Sport might seem trivial to some given recent world events, but it gives fans a focus and a sense of escape from their everyday problems.
Even the super-rich are not immune from trouble as Chelsea have recently demonstrated. Many clubs have owners with ‘interesting’ backgrounds, not just those beside the Thames and the Tyne, either.
With this in mind I’ve been looking at the grass roots and lower reaches of the game. Football at this level echoes the higher echelons of my youth: pitch-side ads for Rainham Steel and corned beef, programmes with ads for skip hire, local chairmen in sheepskin jackets, poor pitches, drinking and some violence and pitch invasions. It’s not nostalgic. Things get better and they get worse too. A better standard of football and facilities (in some cases) has priced many fans out. I’ve not watched the Premier League live for several years and I think it’s getting more distant. Perhaps we should all look out for our local clubs. For some fans there is always hope and I’ve tried to catch a bit of that here.
This is a poem about still believing and taking stubborn pride even when everything seems to be going against your team.
Ten Points Adrift
We’re bottom of the league, ten points adrift/The managers walked and we need a lift/But we never quit, we’ll shout and we’ll cry/Nobody loves us we’re Town till we die/Our chairman Reg made his wedge from skip hire/Knocked down half the town, set the rest on fire/There’s always rumours he’s selling our ground/The badge, the history, it’s yours for a pound/The debt too/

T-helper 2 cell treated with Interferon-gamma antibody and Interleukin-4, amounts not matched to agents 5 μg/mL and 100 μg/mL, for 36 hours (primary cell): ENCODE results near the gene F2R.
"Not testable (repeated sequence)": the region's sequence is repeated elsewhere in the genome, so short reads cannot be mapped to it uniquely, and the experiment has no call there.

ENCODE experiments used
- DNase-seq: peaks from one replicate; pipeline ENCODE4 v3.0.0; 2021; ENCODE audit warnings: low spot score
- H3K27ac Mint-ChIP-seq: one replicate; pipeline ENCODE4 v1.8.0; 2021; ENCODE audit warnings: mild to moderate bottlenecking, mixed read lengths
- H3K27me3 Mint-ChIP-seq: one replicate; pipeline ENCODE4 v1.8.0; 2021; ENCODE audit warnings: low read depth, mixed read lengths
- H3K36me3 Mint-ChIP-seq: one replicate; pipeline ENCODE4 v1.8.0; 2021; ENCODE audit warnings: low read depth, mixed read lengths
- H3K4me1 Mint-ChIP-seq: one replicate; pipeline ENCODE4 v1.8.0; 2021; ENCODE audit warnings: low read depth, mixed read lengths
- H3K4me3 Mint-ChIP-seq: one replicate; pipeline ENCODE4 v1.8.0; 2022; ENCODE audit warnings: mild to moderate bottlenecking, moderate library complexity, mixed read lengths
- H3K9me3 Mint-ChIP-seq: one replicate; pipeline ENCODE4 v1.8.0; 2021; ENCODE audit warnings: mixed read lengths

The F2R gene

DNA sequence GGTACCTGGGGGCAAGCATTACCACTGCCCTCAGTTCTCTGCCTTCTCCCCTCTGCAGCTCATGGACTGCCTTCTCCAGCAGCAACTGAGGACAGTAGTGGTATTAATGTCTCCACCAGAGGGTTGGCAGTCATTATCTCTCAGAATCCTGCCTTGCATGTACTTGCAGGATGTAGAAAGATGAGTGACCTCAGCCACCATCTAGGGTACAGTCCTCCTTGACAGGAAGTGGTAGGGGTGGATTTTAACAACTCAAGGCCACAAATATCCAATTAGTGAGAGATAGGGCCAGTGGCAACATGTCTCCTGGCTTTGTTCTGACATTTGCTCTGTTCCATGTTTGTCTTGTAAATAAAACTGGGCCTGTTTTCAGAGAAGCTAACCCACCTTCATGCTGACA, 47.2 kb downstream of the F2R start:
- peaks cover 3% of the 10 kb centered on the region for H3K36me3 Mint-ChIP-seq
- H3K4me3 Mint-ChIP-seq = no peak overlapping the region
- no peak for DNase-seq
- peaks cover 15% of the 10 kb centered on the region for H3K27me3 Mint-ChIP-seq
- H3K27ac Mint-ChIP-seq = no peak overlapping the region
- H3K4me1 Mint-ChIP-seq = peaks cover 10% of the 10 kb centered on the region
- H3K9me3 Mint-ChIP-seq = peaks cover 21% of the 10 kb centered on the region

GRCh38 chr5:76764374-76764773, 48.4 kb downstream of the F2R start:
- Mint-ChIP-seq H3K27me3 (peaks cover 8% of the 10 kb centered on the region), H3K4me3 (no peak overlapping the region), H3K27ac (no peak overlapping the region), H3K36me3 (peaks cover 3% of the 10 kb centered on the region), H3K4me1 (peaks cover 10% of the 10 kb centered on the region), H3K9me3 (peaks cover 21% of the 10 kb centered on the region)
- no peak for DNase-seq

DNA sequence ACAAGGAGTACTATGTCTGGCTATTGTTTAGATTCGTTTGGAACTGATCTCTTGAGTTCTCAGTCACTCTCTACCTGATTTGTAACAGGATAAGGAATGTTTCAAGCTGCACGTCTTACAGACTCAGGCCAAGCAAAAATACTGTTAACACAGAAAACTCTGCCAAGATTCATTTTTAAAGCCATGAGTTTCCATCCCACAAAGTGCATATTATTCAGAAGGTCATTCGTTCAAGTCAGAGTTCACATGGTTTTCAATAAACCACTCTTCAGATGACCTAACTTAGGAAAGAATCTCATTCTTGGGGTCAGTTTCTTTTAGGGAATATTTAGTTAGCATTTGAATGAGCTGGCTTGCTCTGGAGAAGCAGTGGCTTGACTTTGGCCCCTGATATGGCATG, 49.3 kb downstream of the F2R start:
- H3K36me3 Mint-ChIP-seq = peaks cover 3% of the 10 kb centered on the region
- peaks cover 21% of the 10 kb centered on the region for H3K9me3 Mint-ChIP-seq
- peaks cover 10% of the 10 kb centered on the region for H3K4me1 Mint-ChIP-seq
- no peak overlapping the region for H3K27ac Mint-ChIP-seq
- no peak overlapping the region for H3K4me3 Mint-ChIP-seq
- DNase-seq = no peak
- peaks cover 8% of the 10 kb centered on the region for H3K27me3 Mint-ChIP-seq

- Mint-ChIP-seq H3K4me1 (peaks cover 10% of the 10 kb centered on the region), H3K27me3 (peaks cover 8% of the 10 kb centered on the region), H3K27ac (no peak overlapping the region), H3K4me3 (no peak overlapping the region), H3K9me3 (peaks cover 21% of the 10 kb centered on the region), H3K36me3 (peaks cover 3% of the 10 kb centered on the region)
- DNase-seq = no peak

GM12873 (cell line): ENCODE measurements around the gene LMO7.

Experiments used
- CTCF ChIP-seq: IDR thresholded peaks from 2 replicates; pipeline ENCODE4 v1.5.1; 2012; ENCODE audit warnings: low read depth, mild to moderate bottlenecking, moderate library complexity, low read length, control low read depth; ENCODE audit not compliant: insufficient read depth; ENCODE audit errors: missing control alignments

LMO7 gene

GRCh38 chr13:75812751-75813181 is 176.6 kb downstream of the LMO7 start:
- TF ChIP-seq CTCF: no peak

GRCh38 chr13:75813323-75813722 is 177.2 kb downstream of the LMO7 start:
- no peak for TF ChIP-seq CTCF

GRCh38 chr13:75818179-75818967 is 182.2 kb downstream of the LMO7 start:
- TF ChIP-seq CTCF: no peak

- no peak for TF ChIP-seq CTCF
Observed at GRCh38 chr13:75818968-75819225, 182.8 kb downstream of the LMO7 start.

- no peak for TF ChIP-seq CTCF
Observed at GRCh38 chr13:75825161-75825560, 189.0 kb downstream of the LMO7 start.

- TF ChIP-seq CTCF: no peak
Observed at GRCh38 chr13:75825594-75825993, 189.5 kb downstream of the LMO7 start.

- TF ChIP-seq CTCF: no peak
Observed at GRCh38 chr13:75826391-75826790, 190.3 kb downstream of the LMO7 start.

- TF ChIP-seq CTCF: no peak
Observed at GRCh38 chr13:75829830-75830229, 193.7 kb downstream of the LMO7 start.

We eat cheese and chips in polystyrene/Our mascots a badger they won’t dry clean/We wave FA Cups made from Bacofoil/Our pitches are balding made from mining spoil/Our trophy cupboard’s bare there’s nothing to see/Just a losing final in ’70/We’ve had our share of legends, well a few/Davey Painter and Fred Jenks who signed for Crewe/Platty scored 30 but we still went down/Now he’s pulling pints at the Rose & Crown/And who could forget Mental Mickey Marr?/He’ll re-live the past while he valets your car/That ’70 squad was the best we had/Brickies and posties and factory lads/Now they’re granddads or in the cemetery/Cursing that crossbar it just wasn’t to be/At testimonials they’ll raise a fist/They’ll hold a grandchild to their face to kiss/Offer up a prayer they can rewind all those years/And write their name in silver instead of in tears/But we’re still dreaming we chant in the south stand/ We’ve no jobs. We’ve no Cups, We’ve still got our brass band.